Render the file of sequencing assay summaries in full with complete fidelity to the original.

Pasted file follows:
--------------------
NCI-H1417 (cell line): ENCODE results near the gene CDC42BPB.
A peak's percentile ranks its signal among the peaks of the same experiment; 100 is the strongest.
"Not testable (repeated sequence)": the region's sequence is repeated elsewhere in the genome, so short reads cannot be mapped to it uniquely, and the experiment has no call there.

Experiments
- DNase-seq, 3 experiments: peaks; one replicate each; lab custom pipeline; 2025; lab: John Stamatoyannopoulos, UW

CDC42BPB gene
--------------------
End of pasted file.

NCI-H1417 (cell line): ENCODE results near the gene CDC42BPB.
A peak's percentile ranks its signal among the peaks of the same experiment; 100 is the strongest.
"Not testable (repeated sequence)": the region's sequence is repeated elsewhere in the genome, so short reads cannot be mapped to it uniquely, and the experiment has no call there.

Experiments
- DNase-seq, 3 experiments: peaks; one replicate each; lab custom pipeline; 2025; lab: John Stamatoyannopoulos, UW

CDC42BPB gene